The environment in which you’re playing also can change the game drastically. Some environments are more difficult than some villains. Others seem like they actually help the heroes. The four included in the base set are the city of Megalopolis, Wagner Mars Base, The Ruins of Atlantis, and the island of Insula Primalis, which is full of dinosaurs and volcanoes.

After a few playthroughs, you’ll notice certain synergies, team-ups, and combinations that certain groups of heroes can pull off. I would often find myself thinking up new combinations that can only happen with those three heroes, or these two in that environment.

The Sentinel Comics Universe

My first take on the superheroes in this game was that each was a knock-off of a Marvel or DC hero. The Wraith was obviously just female Batman, Bunker was Iron Man, and Ra was Thor with an Egyptian fire god origin rather than Norse thunder god origin. But I soon came to realize the depth behind each Sentinel Comics character, and to realize that superhero power sets really aren’t a large pool to choose from. Just between DC and Marvel for example, you could say that Quicksilver is The Flash, Hawkeye is Green Arrow, and Ant-Man is Atom. Not to put too fine a point on it, but there are two movies coming out in spring 2019 with two different characters called Captain Marvel, although DC has rebranded theirs as Shazam to avoid confusion.

I first began to realize how much work Christopher and Adam had put into the Sentinels characters when I started listening to their Letters Page podcast in January 2017. They’ve since done a full episode on every hero they’ve created, and many more episodes on teams, events, and other stories in their comic canon. It’s incredibly robust, and I’d recommend the podcast to anyone with an interest in comics.

Although Sentinels of the Multiverse is its biggest seller, Greater Than Games has produced a lot more than just its initial game. There’s a digital version of the card game, which you can get on Steam, Android, or iOS. There’s also a tabletop miniatures game called Sentinel Tactics, and a newly-released Sentinel Comics role-playing game. I also recently backed the Kickstarter for the upcoming turn-based strategy video game Sentinels of Freedom.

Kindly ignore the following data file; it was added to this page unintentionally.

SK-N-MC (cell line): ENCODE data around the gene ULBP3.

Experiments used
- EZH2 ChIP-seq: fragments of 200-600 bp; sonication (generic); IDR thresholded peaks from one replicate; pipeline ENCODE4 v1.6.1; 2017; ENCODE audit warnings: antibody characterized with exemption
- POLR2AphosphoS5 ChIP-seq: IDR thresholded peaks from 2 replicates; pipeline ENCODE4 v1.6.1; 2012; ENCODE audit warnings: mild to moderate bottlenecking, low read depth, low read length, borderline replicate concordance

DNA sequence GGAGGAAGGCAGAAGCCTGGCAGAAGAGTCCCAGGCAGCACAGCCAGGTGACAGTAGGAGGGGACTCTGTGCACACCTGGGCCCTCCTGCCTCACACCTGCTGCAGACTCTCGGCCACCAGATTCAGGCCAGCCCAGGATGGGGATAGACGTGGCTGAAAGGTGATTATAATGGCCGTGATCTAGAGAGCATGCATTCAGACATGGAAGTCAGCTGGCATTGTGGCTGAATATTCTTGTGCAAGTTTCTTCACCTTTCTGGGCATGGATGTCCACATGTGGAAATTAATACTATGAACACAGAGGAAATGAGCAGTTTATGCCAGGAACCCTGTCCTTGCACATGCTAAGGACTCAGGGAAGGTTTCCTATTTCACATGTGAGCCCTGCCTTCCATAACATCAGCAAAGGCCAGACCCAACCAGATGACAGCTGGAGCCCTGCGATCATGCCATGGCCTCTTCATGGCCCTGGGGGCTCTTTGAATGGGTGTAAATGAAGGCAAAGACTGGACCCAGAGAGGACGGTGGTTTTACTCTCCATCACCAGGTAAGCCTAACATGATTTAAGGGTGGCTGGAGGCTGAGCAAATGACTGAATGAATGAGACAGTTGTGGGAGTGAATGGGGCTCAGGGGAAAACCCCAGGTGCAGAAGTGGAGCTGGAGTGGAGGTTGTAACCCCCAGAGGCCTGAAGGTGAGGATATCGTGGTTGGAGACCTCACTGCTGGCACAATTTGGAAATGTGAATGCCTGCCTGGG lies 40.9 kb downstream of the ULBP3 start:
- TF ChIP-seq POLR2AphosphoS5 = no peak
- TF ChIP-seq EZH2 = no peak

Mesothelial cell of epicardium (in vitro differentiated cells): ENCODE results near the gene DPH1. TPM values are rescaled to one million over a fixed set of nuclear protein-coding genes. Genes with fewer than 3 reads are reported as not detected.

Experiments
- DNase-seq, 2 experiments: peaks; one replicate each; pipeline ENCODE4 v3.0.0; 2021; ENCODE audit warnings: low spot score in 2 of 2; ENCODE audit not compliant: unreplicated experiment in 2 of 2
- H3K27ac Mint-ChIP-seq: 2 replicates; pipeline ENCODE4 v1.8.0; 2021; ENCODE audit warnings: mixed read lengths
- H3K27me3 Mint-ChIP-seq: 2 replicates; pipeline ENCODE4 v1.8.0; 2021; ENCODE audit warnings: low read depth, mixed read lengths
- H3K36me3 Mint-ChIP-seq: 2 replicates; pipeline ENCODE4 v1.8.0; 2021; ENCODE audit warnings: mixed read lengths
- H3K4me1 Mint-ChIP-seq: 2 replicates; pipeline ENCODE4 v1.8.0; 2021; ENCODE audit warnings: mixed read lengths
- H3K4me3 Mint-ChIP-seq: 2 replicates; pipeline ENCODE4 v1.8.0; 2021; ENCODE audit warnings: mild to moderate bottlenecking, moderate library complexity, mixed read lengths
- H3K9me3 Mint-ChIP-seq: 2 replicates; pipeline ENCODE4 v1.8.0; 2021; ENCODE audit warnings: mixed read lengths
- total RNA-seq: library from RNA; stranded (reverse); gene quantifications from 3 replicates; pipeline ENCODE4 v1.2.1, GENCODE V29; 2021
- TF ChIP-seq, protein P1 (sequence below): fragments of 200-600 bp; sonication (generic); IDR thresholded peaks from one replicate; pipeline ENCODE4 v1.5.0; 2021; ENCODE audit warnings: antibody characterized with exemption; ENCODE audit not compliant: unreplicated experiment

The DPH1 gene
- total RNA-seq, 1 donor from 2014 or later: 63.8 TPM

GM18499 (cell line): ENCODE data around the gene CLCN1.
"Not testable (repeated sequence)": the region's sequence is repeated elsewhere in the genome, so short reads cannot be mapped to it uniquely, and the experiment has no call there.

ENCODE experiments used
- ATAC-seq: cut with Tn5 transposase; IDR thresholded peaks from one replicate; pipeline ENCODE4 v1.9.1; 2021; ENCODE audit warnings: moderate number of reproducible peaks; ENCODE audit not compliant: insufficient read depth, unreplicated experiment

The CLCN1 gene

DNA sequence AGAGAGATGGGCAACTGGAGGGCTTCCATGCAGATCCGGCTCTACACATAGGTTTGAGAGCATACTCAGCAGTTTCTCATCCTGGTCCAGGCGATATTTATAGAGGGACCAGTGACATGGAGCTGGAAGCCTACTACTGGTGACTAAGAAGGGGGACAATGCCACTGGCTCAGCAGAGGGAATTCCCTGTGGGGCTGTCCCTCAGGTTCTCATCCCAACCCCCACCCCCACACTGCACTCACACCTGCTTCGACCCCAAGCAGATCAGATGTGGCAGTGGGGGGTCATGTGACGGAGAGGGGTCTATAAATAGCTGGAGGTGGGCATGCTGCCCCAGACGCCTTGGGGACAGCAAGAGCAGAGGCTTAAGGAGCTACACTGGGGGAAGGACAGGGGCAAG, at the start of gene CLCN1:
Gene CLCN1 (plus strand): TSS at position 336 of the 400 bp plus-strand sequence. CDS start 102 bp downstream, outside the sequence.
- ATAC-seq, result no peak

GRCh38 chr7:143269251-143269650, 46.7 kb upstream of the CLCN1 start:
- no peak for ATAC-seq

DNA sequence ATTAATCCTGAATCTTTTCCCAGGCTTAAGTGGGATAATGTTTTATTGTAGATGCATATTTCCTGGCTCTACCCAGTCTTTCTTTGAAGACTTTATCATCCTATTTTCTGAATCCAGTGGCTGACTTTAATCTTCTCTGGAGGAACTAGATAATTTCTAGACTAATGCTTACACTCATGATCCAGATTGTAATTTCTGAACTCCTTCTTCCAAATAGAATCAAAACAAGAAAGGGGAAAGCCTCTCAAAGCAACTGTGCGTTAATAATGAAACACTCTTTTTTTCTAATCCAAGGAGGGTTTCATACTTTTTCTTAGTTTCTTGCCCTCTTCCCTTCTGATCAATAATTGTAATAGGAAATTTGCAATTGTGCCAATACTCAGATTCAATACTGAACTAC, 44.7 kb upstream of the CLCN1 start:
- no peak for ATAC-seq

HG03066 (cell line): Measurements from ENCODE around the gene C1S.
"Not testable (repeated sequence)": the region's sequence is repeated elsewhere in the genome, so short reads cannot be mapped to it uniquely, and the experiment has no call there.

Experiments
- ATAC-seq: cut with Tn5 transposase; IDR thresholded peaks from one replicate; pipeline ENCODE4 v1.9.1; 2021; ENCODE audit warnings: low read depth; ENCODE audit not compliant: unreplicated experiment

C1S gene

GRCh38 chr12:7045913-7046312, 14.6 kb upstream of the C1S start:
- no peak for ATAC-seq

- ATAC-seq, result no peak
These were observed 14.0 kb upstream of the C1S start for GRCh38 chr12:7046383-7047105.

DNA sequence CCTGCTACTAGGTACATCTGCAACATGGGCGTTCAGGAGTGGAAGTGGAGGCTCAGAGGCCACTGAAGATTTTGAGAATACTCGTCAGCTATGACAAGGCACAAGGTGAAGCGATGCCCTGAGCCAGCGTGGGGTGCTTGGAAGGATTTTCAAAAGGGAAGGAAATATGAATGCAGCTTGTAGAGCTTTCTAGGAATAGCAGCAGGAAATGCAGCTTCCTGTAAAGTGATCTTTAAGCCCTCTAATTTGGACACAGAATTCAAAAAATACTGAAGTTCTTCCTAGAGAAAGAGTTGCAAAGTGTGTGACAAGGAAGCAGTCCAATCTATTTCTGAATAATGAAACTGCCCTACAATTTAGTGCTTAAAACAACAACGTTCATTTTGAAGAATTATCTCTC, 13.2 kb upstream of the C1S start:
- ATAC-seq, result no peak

Sentinels of the Multiverse Expansions

Sentinels of the Multiverse has seven full expansions, plus a number of single-deck mini-expansions. Their first add-on, Rook City, included gritty street-level heroes, villains, and environments. Infernal Relics delved more into the magical side of things, and Shattered Timelines dealt with alternate realities, including one where America’s greatest hero Legacy has become a villain, and one where an Nth-generation version of the robot Omnitron has incorporated morality into its programming and become a hero.


Vengeance was the first Sentinels of the Multiverse expansion to incorporate an entirely new game format, wherein mixed groups of villains challenge heroes. However, the four new heroes in the Vengeance expansion are still usable in any style of game. The Villains of the Multiverse expansion continued the trend of multi-villain expansions. The Wrath of the Cosmos expansion deals with heroes, villains, and environments from distant parts of the cosmos. There are also more than a dozen standalone mini-expansion decks. If you’re trying to decide which of these to get, I can recommend two most highly. The Nineties hero named Unity builds hordes of friendly bots to fight villains, and The Scholar controls and manipulates the elements. He also has an uncanny resemblance to The Dude from The Big Lebowski. Either of these single-hero mini-expansions can be found online or at your friendly local game store. I’d recommend steering clear of the mini-expansion villains Wager Master and Miss Information, as they’re the only villains in the game I don’t think are fun.

The game’s long-awaited final expansion, Oblivaeon, shipped this summer, and it’s a doozy. Oblivaeon is a singular being intent on destroying all of reality, and every timeline in the Multiverse. I haven’t had a chance to play yet, but I’m not expecting us to win on our first playthrough.


As any game, Sentinels of the Multiverse is not without its flaws. Especially with certain environments and villains, the game can get fiddly. For example, one of the game’s primary rules is that nothing is simultaneous. Imagine that you’re playing Tachyon, who has a Synaptic Interruption card in play. This card allows Tachyon to reflect a single hit that does 3 or more damage. If an environment card does 3 damage to all heroes, the players are allowed to decide the order of that damage. If Tachyon takes damage first, she can reflect the damage back at the environment card the caused it, potentially killing it and short circuiting the attack so that she’s the only hero to even take damage. This is a comparatively straightforward example, as it’s possible for multiple triggers and interrupts to stack effects into a long and confusing chain.

Damage bonuses and penalties at times can likewise be confusing to track. The included tokens for indicating +1 damage dealt or -1 damage taken are very useful, but with five heroes and multiple villains targets, I’ve run out of tokens more than once.

All that said, if you’re someone like me who doesn’t mind tracking effects and modifiers, and who enjoys the hero synergies and opportunities to set up that one epic turn where your hero ends up doing eighteen damage to the villain singlehandedly, maybe this is the game for you.

The Heroes We Deserve

I’ve been playing Sentinels of the Multiverse for many years now, and it remains one of my favorite games. My 11-year-old daughter and I play together often. If we’ve got nobody else, we’ll each play two heroes. We haven’t yet had the chance to dive into the game’s final mega-expansion, Oblivaeon, but we plan to soon. There should soon be a GeekMom article going more into depth on Oblivaeon, if you’re interested.

The bottom line is that if you’re looking for a new cooperative game that your entire family can play together and enjoy, you won’t find a better one out there than Sentinels of the Multiverse.